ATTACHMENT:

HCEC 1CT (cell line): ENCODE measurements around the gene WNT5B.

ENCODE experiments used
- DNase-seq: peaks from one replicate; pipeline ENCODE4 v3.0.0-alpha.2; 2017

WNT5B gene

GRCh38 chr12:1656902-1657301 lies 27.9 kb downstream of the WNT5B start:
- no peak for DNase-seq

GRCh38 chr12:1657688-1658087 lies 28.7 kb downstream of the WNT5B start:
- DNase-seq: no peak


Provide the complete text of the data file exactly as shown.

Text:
HCEC 1CT (cell line): ENCODE measurements around the gene WNT5B.

ENCODE experiments used
- DNase-seq: peaks from one replicate; pipeline ENCODE4 v3.0.0-alpha.2; 2017

WNT5B gene

GRCh38 chr12:1656902-1657301 lies 27.9 kb downstream of the WNT5B start:
- no peak for DNase-seq

GRCh38 chr12:1657688-1658087 lies 28.7 kb downstream of the WNT5B start:
- DNase-seq: no peak